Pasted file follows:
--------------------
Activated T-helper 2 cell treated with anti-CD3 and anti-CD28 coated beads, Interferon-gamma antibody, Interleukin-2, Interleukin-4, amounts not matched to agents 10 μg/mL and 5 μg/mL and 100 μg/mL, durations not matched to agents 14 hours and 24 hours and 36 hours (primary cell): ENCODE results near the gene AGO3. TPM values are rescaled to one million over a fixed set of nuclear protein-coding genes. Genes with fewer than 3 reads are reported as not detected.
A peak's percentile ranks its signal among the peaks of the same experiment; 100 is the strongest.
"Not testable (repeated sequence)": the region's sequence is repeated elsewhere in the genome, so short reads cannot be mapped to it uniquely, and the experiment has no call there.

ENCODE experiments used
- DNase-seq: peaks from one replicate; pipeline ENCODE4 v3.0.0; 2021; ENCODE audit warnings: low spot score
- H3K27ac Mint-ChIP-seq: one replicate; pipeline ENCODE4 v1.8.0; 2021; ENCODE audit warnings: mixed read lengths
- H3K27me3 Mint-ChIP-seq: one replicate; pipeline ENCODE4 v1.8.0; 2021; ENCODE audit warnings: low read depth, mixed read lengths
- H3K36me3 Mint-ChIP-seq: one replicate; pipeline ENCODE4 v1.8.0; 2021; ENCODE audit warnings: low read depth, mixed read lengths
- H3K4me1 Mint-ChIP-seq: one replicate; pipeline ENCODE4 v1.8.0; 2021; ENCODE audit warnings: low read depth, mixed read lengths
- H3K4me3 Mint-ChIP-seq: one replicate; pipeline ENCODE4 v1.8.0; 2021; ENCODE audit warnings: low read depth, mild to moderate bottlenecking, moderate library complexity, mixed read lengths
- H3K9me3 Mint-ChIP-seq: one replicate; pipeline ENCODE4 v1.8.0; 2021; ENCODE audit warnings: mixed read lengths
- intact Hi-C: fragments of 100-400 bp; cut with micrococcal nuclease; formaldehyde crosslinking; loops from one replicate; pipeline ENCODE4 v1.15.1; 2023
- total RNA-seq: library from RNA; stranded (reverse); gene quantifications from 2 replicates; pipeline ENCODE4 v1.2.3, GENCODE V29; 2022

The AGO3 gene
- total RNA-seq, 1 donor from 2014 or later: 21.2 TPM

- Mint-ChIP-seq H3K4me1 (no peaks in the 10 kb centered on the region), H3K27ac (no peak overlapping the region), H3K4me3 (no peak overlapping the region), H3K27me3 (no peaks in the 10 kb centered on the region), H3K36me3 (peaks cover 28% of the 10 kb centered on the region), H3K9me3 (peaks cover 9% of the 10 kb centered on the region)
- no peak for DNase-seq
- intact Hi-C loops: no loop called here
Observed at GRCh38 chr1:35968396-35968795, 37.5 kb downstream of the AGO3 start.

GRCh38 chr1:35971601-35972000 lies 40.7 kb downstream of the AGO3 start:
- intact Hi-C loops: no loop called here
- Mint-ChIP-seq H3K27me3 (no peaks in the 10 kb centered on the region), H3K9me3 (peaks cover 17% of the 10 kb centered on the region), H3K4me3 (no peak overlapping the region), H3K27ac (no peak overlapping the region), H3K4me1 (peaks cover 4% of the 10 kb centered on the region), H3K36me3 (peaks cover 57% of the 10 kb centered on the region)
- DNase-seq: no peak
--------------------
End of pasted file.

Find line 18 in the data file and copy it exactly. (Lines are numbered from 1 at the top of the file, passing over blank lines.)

- intact Hi-C loops: no loop called here